Is it a conflict of interest for a lawyer to represent a client suing herself? Lawyers are all forbidden to bring adverse actions against their own clients; it is the conflict of all conflicts, a pure breach of loyalty. Does this mean, then, that even when a statute requires a plaintiff to sue herself as a defendant, it can’t be done without breaching the ethics rules?
The case is Bagley v, Bagley, and both Bagleys are the same Bagley.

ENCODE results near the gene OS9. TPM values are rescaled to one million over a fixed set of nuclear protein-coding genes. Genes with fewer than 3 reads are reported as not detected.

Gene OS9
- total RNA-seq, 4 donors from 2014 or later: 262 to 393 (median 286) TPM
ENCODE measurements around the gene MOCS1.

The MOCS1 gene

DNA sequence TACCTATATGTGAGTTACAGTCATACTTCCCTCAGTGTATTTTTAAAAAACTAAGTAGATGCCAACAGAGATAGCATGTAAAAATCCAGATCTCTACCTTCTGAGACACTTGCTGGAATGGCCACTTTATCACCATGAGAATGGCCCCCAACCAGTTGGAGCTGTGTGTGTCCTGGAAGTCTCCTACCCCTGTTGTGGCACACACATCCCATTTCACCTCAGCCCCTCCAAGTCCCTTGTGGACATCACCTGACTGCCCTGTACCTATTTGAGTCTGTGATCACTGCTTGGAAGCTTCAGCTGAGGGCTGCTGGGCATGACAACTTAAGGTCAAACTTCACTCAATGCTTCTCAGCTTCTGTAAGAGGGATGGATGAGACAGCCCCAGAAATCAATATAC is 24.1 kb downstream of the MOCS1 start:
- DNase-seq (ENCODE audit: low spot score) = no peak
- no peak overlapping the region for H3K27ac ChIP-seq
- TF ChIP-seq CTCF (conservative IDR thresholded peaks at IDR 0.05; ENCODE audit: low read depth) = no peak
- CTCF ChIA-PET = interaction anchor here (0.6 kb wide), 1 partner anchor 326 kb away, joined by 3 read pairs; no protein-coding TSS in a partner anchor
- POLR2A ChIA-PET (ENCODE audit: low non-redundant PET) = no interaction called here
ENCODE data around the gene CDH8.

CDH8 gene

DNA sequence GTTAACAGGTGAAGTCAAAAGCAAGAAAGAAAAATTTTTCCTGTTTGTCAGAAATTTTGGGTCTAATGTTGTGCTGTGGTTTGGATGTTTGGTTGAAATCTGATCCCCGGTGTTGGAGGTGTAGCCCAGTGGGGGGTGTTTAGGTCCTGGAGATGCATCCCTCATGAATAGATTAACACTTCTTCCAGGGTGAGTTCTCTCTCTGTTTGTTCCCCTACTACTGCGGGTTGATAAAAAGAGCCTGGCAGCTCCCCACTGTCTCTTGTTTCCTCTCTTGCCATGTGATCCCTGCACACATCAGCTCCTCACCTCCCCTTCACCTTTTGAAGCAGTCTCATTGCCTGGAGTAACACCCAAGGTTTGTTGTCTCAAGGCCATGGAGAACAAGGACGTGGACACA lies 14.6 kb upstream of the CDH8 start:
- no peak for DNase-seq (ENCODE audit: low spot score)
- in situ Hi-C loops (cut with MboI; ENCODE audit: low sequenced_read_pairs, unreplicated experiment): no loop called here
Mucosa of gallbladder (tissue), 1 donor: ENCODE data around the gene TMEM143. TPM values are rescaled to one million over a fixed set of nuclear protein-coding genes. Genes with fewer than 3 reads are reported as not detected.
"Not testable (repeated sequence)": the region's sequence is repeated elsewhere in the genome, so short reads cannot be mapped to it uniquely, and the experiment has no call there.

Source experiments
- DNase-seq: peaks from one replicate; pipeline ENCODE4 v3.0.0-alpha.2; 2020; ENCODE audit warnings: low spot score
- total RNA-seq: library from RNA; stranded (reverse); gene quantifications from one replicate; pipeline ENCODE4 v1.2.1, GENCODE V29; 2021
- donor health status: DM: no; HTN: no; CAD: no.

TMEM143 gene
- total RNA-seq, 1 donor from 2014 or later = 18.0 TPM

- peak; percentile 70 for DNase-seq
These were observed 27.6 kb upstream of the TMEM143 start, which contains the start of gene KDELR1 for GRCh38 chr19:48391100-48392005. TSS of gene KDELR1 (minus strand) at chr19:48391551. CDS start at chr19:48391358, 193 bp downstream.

State Farm Insurance Company handled Barbara Bagley’s car insurance. She was driving when her car flipped and killed her common law husband. To compel State Farm to indemnify her, Bagley, in her dual capacities as sole heir and personal representative of the estate of her husband, was required to bring this suit against herself as the negligent driver. Bagley as plaintiff and as her husband’s heir brought a cause of action pursuant to Utah Code section 78B-3-106, Utah‘s wrongful death statute, alleging that the defendant—her— negligently caused her, that is, the plaintiff’s husband’s death, thereby depriving his sole heir –the plaintiff, but also the defendant—of his “love, companionship, society, comfort, care, protection, financial support, pleasure, and affection.” She also brought a second cause of action pursuant to Utah Code section 78B-3-107, Utah‘s survival action statute, alleging that the defendant—her again— negligently caused the deceased to experience pain and suffering prior to his death, entitling Bagley’s late husband’s estate to other damages. Continue reading